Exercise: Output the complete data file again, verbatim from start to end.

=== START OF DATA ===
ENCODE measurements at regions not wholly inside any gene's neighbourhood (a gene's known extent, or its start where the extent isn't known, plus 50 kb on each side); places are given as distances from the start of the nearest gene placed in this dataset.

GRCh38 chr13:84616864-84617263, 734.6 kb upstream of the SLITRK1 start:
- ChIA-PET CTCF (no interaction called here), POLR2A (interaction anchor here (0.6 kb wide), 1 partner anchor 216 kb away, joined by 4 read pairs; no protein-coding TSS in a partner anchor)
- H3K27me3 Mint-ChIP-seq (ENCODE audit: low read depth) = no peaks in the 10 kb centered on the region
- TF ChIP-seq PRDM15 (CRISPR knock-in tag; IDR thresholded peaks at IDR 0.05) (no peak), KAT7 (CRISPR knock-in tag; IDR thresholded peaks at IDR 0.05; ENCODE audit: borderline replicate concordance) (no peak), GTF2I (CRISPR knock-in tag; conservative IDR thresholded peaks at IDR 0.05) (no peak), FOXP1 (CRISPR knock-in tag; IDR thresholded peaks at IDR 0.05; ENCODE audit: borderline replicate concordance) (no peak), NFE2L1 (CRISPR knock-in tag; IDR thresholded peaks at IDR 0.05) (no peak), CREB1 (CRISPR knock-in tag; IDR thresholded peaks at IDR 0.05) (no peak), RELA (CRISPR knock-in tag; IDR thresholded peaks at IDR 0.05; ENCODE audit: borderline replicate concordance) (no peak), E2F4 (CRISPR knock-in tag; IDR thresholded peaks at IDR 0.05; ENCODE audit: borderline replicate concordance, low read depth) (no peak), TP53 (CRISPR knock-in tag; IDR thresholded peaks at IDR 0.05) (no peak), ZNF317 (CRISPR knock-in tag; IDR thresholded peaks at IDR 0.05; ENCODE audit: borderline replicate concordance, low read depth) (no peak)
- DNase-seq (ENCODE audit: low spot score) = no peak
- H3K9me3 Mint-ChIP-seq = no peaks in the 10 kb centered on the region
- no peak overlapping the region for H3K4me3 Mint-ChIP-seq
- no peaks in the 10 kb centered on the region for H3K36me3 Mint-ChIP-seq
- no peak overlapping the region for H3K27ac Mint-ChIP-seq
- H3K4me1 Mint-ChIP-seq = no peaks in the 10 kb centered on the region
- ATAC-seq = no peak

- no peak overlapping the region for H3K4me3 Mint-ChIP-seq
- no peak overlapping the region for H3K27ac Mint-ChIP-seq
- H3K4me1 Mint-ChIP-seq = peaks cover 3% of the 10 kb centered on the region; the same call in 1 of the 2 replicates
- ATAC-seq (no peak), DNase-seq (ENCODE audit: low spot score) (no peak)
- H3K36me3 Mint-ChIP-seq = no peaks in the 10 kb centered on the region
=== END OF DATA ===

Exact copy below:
ENCODE measurements at regions not wholly inside any gene's neighbourhood (a gene's known extent, or its start where the extent isn't known, plus 50 kb on each side); places are given as distances from the start of the nearest gene placed in this dataset.

GRCh38 chr13:84616864-84617263, 734.6 kb upstream of the SLITRK1 start:
- ChIA-PET CTCF (no interaction called here), POLR2A (interaction anchor here (0.6 kb wide), 1 partner anchor 216 kb away, joined by 4 read pairs; no protein-coding TSS in a partner anchor)
- H3K27me3 Mint-ChIP-seq (ENCODE audit: low read depth) = no peaks in the 10 kb centered on the region
- TF ChIP-seq PRDM15 (CRISPR knock-in tag; IDR thresholded peaks at IDR 0.05) (no peak), KAT7 (CRISPR knock-in tag; IDR thresholded peaks at IDR 0.05; ENCODE audit: borderline replicate concordance) (no peak), GTF2I (CRISPR knock-in tag; conservative IDR thresholded peaks at IDR 0.05) (no peak), FOXP1 (CRISPR knock-in tag; IDR thresholded peaks at IDR 0.05; ENCODE audit: borderline replicate concordance) (no peak), NFE2L1 (CRISPR knock-in tag; IDR thresholded peaks at IDR 0.05) (no peak), CREB1 (CRISPR knock-in tag; IDR thresholded peaks at IDR 0.05) (no peak), RELA (CRISPR knock-in tag; IDR thresholded peaks at IDR 0.05; ENCODE audit: borderline replicate concordance) (no peak), E2F4 (CRISPR knock-in tag; IDR thresholded peaks at IDR 0.05; ENCODE audit: borderline replicate concordance, low read depth) (no peak), TP53 (CRISPR knock-in tag; IDR thresholded peaks at IDR 0.05) (no peak), ZNF317 (CRISPR knock-in tag; IDR thresholded peaks at IDR 0.05; ENCODE audit: borderline replicate concordance, low read depth) (no peak)
- DNase-seq (ENCODE audit: low spot score) = no peak
- H3K9me3 Mint-ChIP-seq = no peaks in the 10 kb centered on the region
- no peak overlapping the region for H3K4me3 Mint-ChIP-seq
- no peaks in the 10 kb centered on the region for H3K36me3 Mint-ChIP-seq
- no peak overlapping the region for H3K27ac Mint-ChIP-seq
- H3K4me1 Mint-ChIP-seq = no peaks in the 10 kb centered on the region
- ATAC-seq = no peak

- no peak overlapping the region for H3K4me3 Mint-ChIP-seq
- no peak overlapping the region for H3K27ac Mint-ChIP-seq
- H3K4me1 Mint-ChIP-seq = peaks cover 3% of the 10 kb centered on the region; the same call in 1 of the 2 replicates
- ATAC-seq (no peak), DNase-seq (ENCODE audit: low spot score) (no peak)
- H3K36me3 Mint-ChIP-seq = no peaks in the 10 kb centered on the region